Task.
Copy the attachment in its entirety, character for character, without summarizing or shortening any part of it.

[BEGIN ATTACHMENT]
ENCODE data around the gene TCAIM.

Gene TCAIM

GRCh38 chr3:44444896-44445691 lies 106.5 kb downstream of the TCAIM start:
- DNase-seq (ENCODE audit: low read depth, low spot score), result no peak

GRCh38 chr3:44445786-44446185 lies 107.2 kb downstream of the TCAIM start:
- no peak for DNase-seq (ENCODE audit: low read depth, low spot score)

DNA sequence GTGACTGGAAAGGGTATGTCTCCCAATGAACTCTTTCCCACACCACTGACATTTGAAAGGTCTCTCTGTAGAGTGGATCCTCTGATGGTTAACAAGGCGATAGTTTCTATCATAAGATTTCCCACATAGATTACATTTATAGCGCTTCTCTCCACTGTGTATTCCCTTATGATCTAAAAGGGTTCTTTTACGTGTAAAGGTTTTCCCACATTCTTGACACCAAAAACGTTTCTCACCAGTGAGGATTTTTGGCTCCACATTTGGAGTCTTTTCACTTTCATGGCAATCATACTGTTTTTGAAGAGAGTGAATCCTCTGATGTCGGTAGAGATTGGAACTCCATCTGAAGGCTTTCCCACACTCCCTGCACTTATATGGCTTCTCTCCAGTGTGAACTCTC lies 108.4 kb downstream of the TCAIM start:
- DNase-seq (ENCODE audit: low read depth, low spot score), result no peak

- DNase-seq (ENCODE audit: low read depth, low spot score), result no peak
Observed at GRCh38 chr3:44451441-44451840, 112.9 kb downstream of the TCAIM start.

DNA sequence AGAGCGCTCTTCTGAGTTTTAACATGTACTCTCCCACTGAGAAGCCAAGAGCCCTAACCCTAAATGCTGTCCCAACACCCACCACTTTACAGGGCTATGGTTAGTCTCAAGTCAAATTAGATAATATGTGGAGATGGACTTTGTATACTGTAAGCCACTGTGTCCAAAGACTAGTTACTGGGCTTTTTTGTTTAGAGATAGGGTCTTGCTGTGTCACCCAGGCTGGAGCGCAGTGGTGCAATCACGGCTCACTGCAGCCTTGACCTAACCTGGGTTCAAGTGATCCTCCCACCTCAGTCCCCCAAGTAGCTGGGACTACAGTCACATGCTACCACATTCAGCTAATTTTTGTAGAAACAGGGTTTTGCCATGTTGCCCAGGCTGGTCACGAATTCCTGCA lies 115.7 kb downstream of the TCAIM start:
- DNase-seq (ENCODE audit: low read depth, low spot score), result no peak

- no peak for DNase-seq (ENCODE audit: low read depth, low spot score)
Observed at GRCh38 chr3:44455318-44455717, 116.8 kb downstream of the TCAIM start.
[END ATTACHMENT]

ENCODE data around the gene TCAIM.

Gene TCAIM

GRCh38 chr3:44444896-44445691 lies 106.5 kb downstream of the TCAIM start:
- DNase-seq (ENCODE audit: low read depth, low spot score), result no peak

GRCh38 chr3:44445786-44446185 lies 107.2 kb downstream of the TCAIM start:
- no peak for DNase-seq (ENCODE audit: low read depth, low spot score)

DNA sequence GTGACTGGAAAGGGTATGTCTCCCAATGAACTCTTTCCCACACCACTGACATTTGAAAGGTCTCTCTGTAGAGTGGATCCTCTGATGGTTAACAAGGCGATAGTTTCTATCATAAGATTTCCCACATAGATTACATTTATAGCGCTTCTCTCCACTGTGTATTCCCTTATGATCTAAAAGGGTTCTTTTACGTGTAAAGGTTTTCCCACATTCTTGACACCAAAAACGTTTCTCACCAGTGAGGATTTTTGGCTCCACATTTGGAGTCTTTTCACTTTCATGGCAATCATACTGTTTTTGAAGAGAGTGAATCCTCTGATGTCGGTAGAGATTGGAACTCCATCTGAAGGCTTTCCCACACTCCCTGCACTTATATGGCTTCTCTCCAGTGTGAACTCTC lies 108.4 kb downstream of the TCAIM start:
- DNase-seq (ENCODE audit: low read depth, low spot score), result no peak

- DNase-seq (ENCODE audit: low read depth, low spot score), result no peak
Observed at GRCh38 chr3:44451441-44451840, 112.9 kb downstream of the TCAIM start.

DNA sequence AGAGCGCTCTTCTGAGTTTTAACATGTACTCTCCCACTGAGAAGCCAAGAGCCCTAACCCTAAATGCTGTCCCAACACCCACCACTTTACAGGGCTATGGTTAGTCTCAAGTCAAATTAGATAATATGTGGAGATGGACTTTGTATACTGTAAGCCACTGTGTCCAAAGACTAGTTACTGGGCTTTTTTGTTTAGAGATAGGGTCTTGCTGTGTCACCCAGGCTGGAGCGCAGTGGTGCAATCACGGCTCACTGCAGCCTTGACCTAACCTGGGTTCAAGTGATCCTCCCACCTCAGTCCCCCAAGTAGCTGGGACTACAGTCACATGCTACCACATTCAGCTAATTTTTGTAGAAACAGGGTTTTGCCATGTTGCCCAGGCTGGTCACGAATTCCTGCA lies 115.7 kb downstream of the TCAIM start:
- DNase-seq (ENCODE audit: low read depth, low spot score), result no peak

- no peak for DNase-seq (ENCODE audit: low read depth, low spot score)
Observed at GRCh38 chr3:44455318-44455717, 116.8 kb downstream of the TCAIM start.